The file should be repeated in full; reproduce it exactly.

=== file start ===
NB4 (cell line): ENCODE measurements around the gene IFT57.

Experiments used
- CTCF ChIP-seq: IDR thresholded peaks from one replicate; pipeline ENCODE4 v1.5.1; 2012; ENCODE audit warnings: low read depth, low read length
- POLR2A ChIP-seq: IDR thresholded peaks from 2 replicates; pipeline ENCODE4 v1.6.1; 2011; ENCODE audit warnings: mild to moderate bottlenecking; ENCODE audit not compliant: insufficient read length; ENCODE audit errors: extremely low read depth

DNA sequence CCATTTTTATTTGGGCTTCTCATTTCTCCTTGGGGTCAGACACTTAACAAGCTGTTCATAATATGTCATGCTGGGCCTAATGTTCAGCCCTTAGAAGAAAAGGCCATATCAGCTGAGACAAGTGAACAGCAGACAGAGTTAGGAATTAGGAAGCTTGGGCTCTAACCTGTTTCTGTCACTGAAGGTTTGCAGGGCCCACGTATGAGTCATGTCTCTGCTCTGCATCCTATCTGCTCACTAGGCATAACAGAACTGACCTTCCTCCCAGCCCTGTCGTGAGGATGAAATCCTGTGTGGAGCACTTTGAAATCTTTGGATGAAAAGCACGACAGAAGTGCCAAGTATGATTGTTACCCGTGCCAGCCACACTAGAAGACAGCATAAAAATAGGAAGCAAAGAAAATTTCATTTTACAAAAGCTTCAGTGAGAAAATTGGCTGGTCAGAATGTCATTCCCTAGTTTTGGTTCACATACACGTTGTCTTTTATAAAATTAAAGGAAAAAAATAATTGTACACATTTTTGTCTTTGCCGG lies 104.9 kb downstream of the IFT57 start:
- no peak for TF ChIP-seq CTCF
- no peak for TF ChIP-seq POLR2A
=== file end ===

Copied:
NB4 (cell line): ENCODE measurements around the gene IFT57.

Experiments used
- CTCF ChIP-seq: IDR thresholded peaks from one replicate; pipeline ENCODE4 v1.5.1; 2012; ENCODE audit warnings: low read depth, low read length
- POLR2A ChIP-seq: IDR thresholded peaks from 2 replicates; pipeline ENCODE4 v1.6.1; 2011; ENCODE audit warnings: mild to moderate bottlenecking; ENCODE audit not compliant: insufficient read length; ENCODE audit errors: extremely low read depth

DNA sequence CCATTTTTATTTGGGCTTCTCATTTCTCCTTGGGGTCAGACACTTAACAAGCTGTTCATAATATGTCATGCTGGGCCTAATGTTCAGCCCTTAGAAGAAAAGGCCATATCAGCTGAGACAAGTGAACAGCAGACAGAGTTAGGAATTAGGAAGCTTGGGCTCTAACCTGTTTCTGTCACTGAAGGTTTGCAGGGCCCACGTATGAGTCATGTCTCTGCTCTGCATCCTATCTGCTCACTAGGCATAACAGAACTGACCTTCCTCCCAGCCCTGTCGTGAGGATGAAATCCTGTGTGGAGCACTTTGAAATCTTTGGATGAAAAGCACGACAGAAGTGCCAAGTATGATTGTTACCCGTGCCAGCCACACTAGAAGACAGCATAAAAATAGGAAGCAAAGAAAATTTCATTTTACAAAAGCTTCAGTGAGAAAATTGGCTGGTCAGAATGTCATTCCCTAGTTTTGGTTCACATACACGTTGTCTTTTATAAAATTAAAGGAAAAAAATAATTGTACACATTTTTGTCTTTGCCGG lies 104.9 kb downstream of the IFT57 start:
- no peak for TF ChIP-seq CTCF
- no peak for TF ChIP-seq POLR2A